Journalists tipped on 2021 elections (pix by Jon Thawite)
By John B. Thawite and Job Namanya
Ugandan journalists have been warned against sacrificing the country in the course of their professional work.
The call was made by the Mbarara Deputy Resident District commissioner, Emmy Katera, while opening a three-day Election reporting skills training for journalists in western Uganda at Acacia Hotel in Mbarara Municipality.
Katera urged the scribes to be patriotic to the country noting that they are Ugandans first before being journalists.
“We would like everyone here to be patriotic since you are all Ugandans. Whenever you are writing, ask yourself if your information builds or destroys Uganda,” he emphasized.
He said no matter how factual their news may be, it should not jeopardise the country’s security and stability.
He also cautioned the journalists against attacking personalities and setting them against one another, urging them to hear from all sides of the story.
Katera also advised the journalists to utilize the various government programs to supplement their earnings from journalism work.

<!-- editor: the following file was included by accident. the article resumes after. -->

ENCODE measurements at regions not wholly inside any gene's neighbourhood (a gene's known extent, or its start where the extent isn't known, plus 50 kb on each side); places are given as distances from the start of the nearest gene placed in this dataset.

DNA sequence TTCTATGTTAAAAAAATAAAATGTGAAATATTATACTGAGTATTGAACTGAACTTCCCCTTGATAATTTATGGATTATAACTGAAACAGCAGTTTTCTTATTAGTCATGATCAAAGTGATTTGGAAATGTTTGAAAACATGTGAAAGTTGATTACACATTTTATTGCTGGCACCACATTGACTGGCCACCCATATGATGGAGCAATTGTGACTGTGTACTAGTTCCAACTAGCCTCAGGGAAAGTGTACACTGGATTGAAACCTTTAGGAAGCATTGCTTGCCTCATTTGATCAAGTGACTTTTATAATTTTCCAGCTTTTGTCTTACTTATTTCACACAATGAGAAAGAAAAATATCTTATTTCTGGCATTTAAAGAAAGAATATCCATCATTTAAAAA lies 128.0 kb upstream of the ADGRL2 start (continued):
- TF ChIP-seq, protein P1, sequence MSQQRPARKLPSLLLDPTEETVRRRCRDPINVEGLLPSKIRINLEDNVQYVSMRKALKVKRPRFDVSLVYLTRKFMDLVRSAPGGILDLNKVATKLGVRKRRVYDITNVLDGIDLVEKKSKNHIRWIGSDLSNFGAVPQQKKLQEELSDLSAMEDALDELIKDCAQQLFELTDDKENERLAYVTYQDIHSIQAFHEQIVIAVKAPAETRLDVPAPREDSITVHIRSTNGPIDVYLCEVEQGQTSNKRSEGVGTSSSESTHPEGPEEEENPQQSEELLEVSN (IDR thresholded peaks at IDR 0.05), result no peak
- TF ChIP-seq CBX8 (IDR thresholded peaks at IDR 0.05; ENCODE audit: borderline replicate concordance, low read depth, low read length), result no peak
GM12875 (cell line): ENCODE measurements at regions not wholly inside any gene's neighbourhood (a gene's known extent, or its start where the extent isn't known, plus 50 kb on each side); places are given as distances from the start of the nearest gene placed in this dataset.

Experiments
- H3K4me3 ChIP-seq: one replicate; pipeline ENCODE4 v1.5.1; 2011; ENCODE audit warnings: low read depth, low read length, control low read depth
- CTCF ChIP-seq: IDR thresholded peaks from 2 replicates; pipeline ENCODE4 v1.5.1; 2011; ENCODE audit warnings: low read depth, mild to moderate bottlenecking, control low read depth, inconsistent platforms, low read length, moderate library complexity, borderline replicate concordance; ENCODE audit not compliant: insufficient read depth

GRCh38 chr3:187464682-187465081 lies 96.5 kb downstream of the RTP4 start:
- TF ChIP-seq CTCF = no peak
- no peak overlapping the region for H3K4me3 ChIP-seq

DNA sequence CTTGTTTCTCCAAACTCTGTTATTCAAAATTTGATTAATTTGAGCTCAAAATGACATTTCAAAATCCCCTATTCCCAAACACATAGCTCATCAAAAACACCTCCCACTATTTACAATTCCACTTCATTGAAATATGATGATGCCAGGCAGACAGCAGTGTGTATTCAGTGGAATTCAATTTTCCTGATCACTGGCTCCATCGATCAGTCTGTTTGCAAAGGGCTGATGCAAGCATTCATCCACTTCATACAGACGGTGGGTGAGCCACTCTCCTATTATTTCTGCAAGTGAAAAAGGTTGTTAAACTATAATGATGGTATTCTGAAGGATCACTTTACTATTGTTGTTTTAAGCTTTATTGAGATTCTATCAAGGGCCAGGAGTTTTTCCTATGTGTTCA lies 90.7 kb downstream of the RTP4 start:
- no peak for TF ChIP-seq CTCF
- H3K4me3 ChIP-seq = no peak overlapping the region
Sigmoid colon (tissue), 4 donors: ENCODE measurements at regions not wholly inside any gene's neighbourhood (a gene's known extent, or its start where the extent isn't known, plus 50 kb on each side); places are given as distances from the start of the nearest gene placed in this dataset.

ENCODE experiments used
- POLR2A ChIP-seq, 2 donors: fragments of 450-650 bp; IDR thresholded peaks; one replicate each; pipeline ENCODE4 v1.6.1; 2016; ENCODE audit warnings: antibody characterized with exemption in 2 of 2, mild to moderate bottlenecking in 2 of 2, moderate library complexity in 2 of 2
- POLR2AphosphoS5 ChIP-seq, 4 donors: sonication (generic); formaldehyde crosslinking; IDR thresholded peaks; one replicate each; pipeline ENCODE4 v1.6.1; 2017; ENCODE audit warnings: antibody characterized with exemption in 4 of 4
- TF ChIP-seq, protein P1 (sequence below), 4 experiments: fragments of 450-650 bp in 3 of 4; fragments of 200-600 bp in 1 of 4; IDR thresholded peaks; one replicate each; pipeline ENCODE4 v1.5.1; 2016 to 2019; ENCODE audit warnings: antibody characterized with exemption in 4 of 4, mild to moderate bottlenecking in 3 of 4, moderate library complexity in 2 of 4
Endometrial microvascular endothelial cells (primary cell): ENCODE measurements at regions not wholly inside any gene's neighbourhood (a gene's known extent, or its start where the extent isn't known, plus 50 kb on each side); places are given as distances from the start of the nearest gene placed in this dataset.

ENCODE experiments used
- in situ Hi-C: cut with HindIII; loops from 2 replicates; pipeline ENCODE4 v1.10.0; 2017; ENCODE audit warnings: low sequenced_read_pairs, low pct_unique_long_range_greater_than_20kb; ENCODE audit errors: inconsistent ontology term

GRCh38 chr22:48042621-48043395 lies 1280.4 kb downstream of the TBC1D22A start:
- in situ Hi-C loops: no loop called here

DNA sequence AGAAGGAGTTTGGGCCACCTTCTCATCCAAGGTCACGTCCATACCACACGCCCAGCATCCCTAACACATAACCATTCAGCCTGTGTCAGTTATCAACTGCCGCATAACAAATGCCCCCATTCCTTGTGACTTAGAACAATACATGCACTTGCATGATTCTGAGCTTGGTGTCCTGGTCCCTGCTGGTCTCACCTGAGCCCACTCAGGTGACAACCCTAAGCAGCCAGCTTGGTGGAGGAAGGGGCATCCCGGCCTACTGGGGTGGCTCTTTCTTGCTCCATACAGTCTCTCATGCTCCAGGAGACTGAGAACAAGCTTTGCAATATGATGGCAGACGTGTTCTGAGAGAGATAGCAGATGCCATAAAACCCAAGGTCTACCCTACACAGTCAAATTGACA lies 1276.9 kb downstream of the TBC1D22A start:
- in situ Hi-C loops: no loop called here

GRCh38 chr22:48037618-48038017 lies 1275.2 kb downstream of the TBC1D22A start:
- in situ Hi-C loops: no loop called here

“As Ugandans, you should always get out of your comfort zones and apply for the existing government programs,” he said.
However, in the debate that later ensued, some of the journalists argued that accepting government support was likely to compromise their independence.
According to the UMDF Executive Director, James Kigozi, the pre-2021 election reporting training, aimed at equipping reporting skills ahead of the 2021 general elections, is funded by the US Mission in Uganda.
A veteran news editor, who worked with several media houses including New Vision and The Monitor but currently, lecturing at Makerere University Faculty of Mass Communication, John Baptist Wasswa, asked journalists to desist from being compromised by some news sources.
Wasswa also asked journalists to uphold professional practices like accuracy, balance and fairness, truthfulness among others.
He implored scribes to focus on research about the various stories they are going to cover so as to feed the audience with the most trusted news.
Wasswa asked media houses to offer an equal platform to all candidates to help the public in making informed decisions.
The need for gender balance in reporting was also emphasized in fair reporting.
“Whether paid for or not, election civic education is our mandate and we must offer it to our audience,” he added.
Moses Paul Sserwanga, a media trainer and communications consultant, asked journalists to formularise themselves with the electoral process to avoid lagging behind when the country expects them to lead in informing about the process.